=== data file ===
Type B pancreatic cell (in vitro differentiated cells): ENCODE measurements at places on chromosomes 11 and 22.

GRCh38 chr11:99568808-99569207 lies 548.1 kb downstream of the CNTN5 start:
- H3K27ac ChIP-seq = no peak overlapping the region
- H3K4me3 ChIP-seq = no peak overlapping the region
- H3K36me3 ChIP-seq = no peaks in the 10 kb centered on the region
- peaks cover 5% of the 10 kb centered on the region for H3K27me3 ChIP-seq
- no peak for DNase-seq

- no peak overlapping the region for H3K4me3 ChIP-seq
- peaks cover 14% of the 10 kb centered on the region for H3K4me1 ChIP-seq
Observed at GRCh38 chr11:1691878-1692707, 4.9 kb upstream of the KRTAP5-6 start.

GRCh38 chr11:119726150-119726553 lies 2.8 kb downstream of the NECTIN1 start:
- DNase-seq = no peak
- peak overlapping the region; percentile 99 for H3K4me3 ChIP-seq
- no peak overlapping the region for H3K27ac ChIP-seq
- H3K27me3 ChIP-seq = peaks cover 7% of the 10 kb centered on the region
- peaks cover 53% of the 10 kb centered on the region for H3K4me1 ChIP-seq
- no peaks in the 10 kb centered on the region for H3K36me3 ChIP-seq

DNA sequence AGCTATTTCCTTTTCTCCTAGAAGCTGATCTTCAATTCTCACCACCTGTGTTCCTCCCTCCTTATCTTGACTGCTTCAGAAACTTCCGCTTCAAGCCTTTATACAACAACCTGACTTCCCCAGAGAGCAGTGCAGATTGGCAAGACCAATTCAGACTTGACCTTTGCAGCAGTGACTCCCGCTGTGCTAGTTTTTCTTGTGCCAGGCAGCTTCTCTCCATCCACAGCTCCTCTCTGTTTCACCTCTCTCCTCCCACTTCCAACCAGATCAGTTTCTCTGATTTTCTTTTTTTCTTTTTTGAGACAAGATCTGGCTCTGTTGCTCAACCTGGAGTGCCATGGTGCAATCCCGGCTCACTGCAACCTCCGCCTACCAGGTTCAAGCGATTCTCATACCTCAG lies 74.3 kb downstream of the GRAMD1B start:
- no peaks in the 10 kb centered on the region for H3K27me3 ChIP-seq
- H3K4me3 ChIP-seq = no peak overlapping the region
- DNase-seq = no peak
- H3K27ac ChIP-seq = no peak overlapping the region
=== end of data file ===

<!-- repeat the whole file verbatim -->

Type B pancreatic cell (in vitro differentiated cells): ENCODE measurements at places on chromosomes 11 and 22.

GRCh38 chr11:99568808-99569207 lies 548.1 kb downstream of the CNTN5 start:
- H3K27ac ChIP-seq = no peak overlapping the region
- H3K4me3 ChIP-seq = no peak overlapping the region
- H3K36me3 ChIP-seq = no peaks in the 10 kb centered on the region
- peaks cover 5% of the 10 kb centered on the region for H3K27me3 ChIP-seq
- no peak for DNase-seq

- no peak overlapping the region for H3K4me3 ChIP-seq
- peaks cover 14% of the 10 kb centered on the region for H3K4me1 ChIP-seq
Observed at GRCh38 chr11:1691878-1692707, 4.9 kb upstream of the KRTAP5-6 start.

GRCh38 chr11:119726150-119726553 lies 2.8 kb downstream of the NECTIN1 start:
- DNase-seq = no peak
- peak overlapping the region; percentile 99 for H3K4me3 ChIP-seq
- no peak overlapping the region for H3K27ac ChIP-seq
- H3K27me3 ChIP-seq = peaks cover 7% of the 10 kb centered on the region
- peaks cover 53% of the 10 kb centered on the region for H3K4me1 ChIP-seq
- no peaks in the 10 kb centered on the region for H3K36me3 ChIP-seq

DNA sequence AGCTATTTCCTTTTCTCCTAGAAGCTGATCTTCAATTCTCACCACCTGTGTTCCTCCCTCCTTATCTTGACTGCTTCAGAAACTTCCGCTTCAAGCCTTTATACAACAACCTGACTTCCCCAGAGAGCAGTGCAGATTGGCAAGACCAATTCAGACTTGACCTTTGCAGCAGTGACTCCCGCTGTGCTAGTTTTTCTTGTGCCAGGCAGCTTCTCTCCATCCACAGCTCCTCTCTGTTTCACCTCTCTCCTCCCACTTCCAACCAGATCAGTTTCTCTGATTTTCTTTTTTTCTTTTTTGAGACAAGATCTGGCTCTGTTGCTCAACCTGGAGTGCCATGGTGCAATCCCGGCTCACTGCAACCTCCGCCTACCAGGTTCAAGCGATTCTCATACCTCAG lies 74.3 kb downstream of the GRAMD1B start:
- no peaks in the 10 kb centered on the region for H3K27me3 ChIP-seq
- H3K4me3 ChIP-seq = no peak overlapping the region
- DNase-seq = no peak
- H3K27ac ChIP-seq = no peak overlapping the region